CEDAR RAPIDS, Iowa -- The dark, filthy water that inundated the entire downtown of Iowa's second-largest city was receding Saturday after forcing 24,000 people to flee, but those who remained were being urged to take draconian measures to avoid overwhelming the city's only remaining drinking water source.
A sandbagging siege saved the last of the city's four collection wells from contamination by the record flood. But officials warned that if people didn't cut back on flushing toilets, taking showers and other nonessential uses, the town would be out of potable water in three to four days.
"Water is still our primary concern," said Pat Ball, the city's utilities director. "We're still using water at a greater rate than we're producing."
The flooding in Iowa is the latest disaster created by severe storms blamed for at least nine deaths in the U.S. Midwest this past week.
President Bush, in Paris, France, was briefed Saturday on the situation in Iowa, the White House said.
In addition to the immediate federal response efforts that are supporting state and local governments, Bush was assured that the Department of Homeland Security, through the Federal Emergency Management Agency, is already thinking ahead and planning for the long-term needs of the people after the water recedes, including places to live and low-interest loans that can help get lives back on track, a White House statement said.
The drenching has severely damaged the corn crop in Iowa, America's No. 1 corn state, and other parts of the Midwest at a time when corn prices are soaring and food shortages have led to violence in some poor countries. But officials said it was too soon to put a price tag on the damage.
More than 400 city blocks and 3,900 homes were flooded in Cedar Rapids, where early estimates put property damage at $736 million, according Fire Department spokesman Dave Koch.
While the Cedar River ebbed in hard-hit Cedar Rapids, a levee breach in the state capital of Des Moines flooded a neighborhood of more than 200 homes, a high school and about three dozen businesses.
More than 200 homes were evacuated in Iowa City, home of the University of Iowa, as a flood crest headed down the Iowa River. The Iowa City crest is not expected until Monday or early Tuesday.
At least two deaths in Iowa have been attributed to the flooding, which has prompted the governor to issue disaster proclamations for 83 of the state's 99 counties.
Elsewhere, Illinois emergency authorities said a levee along the Mississippi River in far western Illinois burst Saturday morning, and voluntary evacuations were under way in Keithsburg, a town of about 700 residents.
"The levee broke in two places," Keithsburg Alderman George Askew, 76, said of the town some 35 miles (56 kilometers) southwest of Moline. "We're getting under water."
Parts of southern Wisconsin have been dealing with flooding for days. West of Milwaukee, in Summit, authorities Saturday found the body of a 68-year-old man near his vehicle on a flooded road.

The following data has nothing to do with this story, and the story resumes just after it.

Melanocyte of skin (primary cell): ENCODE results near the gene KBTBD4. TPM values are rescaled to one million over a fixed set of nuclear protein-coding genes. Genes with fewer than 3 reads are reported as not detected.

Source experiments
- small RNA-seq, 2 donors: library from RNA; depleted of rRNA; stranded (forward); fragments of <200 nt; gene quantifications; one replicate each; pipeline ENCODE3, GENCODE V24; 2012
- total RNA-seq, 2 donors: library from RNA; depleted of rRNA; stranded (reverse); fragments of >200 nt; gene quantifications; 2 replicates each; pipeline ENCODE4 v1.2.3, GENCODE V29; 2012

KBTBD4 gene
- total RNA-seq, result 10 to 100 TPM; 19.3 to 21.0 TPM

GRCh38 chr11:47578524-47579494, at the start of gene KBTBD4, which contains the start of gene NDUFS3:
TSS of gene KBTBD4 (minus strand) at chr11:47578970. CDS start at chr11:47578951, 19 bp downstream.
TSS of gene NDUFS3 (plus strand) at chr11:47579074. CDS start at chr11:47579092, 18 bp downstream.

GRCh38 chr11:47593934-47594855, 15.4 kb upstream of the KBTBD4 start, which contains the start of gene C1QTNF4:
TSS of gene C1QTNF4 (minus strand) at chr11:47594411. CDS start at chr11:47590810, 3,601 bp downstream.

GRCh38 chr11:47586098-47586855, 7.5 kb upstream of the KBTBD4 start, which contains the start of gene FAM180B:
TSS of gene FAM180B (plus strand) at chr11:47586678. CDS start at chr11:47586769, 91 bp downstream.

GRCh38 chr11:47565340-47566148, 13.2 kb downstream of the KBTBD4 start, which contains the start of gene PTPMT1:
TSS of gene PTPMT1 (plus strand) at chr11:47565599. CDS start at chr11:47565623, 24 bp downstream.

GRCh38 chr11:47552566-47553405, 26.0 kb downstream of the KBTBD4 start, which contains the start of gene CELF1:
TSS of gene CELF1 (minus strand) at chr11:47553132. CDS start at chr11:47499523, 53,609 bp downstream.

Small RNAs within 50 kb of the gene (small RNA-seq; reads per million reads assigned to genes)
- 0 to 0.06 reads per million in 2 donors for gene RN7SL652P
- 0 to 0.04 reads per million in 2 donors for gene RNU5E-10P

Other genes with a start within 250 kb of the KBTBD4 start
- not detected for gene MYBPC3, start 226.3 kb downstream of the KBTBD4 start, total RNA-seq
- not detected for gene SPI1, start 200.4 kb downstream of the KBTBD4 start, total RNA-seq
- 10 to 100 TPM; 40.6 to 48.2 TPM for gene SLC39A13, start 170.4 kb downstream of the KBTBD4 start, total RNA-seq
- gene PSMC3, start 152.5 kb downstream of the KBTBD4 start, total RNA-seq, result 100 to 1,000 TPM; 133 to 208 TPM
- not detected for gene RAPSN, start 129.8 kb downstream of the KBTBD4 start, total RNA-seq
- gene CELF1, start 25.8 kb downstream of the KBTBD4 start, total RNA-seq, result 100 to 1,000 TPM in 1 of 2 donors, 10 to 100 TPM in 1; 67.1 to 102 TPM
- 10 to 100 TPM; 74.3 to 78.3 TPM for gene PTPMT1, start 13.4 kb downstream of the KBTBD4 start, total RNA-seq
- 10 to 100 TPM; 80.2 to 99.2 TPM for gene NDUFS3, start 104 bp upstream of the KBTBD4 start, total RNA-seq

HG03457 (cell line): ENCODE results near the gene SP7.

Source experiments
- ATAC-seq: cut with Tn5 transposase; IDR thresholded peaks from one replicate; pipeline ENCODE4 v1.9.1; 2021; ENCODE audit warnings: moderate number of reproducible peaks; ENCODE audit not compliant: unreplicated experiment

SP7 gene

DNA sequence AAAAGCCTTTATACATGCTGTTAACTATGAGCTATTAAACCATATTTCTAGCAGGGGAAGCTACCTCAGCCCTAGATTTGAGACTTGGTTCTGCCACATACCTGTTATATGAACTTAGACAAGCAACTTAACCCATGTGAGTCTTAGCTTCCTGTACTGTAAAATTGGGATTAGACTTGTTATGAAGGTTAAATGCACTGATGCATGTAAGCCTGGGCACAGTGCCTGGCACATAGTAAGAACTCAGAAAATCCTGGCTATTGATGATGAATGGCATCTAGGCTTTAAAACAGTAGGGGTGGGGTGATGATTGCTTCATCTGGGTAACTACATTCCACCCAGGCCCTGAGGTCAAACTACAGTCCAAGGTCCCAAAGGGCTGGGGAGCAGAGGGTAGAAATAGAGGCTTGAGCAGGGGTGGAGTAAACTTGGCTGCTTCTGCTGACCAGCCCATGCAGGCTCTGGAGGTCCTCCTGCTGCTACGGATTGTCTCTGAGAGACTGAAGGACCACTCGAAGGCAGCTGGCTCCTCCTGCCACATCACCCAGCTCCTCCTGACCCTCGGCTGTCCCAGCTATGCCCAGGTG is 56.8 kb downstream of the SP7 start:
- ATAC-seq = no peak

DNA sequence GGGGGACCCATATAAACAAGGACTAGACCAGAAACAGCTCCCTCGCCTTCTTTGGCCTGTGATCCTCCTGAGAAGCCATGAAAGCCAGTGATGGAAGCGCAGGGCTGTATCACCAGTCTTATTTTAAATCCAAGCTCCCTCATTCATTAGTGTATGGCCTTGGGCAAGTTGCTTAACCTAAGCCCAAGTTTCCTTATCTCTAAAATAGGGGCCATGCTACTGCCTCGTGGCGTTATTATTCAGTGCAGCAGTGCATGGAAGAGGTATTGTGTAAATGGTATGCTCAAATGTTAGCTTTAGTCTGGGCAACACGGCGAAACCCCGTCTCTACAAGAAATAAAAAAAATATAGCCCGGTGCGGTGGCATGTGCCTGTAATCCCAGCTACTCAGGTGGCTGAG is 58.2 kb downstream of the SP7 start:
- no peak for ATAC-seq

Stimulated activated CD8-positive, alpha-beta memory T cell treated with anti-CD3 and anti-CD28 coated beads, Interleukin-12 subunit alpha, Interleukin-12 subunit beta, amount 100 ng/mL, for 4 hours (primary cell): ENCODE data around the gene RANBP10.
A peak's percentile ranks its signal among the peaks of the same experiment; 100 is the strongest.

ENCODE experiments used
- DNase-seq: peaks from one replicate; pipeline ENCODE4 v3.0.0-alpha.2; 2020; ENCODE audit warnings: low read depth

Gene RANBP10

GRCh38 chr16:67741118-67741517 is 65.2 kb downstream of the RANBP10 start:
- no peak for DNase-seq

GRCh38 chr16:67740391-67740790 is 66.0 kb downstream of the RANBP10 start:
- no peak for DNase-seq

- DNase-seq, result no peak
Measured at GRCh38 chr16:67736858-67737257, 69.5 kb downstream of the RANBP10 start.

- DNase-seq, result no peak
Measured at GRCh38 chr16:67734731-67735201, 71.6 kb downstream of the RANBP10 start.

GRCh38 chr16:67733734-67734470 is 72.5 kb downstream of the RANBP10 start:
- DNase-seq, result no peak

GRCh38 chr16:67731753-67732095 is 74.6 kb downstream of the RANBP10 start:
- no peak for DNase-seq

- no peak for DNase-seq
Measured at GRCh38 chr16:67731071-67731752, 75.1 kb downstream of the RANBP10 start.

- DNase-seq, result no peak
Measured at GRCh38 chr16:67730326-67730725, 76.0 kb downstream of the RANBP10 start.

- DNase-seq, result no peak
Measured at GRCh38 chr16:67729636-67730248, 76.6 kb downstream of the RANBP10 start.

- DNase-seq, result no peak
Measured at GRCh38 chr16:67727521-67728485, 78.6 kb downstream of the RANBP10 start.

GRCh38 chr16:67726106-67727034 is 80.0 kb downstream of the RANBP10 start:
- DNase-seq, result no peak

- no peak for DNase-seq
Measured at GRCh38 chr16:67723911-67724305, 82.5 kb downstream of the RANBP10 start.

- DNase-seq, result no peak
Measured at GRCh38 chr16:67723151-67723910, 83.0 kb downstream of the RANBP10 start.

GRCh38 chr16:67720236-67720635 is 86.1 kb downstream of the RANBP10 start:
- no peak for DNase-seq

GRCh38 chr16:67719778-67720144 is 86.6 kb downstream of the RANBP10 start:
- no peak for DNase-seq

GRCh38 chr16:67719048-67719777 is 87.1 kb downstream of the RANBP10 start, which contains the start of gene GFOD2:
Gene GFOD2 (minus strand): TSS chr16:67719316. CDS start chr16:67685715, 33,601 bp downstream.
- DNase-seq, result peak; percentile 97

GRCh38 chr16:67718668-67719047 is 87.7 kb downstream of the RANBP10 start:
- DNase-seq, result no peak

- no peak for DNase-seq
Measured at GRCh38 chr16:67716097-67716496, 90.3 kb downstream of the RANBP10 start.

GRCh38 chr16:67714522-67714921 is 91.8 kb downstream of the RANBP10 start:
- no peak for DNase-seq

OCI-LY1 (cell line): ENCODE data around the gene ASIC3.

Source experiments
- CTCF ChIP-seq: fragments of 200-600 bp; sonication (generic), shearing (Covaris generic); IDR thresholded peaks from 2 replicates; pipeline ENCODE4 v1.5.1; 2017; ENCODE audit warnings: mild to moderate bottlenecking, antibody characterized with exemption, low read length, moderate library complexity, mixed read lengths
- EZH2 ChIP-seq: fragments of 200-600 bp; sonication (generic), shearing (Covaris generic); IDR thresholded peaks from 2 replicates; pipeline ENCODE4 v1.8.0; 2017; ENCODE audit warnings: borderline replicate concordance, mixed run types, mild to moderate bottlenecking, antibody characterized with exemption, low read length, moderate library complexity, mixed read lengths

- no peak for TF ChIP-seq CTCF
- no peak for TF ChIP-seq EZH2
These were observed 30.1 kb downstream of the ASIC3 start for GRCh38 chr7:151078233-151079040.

Iowa's worst damage so far was in Cedar Rapids, where the Cedar River crested Friday night at nearly 32 feet (9.75 meters), 12 feet (3.66 meters) higher than the record set in 1929.
Murky, petroleum- and garbage-choked water inundated three collection wells and threatened the fourth before several hundred volunteers staged a last-ditch sandbagging operation. The collection wells are fed by a network of four dozen smaller wells.
Water lapped to within 3 feet (a meter) of the improvised, 4-foot(1.2-meter)-high wall surrounding the brick pumping station before it began to recede. Two portable generators, one as big as a semitrailer, roared around the clock to keep the three pumps inside running.
"It's the little engine that could," said Ron Holtzman, one of several people who came to watch the operation Saturday from a nearby foot bridge.
The pumps could not draw enough water for the city of around 120,000-plus residents and the suburbs that depend on its water system.
Officials estimate it could be four days before the river drops enough for workers to begin pumping out flooded portions of the city.
Residents took the warnings seriously.
Kathy Wickham, 65, was collecting water from the dehumidifier in her basement and has been bathing from the 6-inch (15-centimeter)-deep enamel washbasin she used as a child on a farm.
"I grew up without any running water, so I'm going back to my childhood," she said.
In Catherine Holt's household, there are nine children ranging in age from 2 to 17 -- including four teenage girls. She said they're making do with baby wipes and water stored earlier in the week in milk jugs and soda bottles.
"So what if it stinks?" said Holt, who closed off one of the family's two bathrooms and forbade the children from using any faucets. "This is so minor compared to what other people are going through."
In Iowa City, at the University of Iowa, students and faculty joined with townspeople and members of the National Guard to fill thousands of sandbags in the area known as the Arts Campus.
"We've pretty much just abandoned any effort to try and protect the Arts Campus, because we are just overwhelmed by the amount of water," university spokesman Steve Parrott said. "It's just too unsafe."
Valuable paintings, including a rare collection of African art, have been removed from the art museum, Parrott said.
The flooding was blamed for at least two deaths in Iowa: a driver was killed in an accident on a road under water, and a farmer who went out to check his property was swept away. That brought the region's weather-related death toll this week to nine, including four teenagers killed Wednesday when a tornado tore through a Boy Scout camp, also in Iowa.
(Copyright 2008 The Associated Press. All rights reserved.)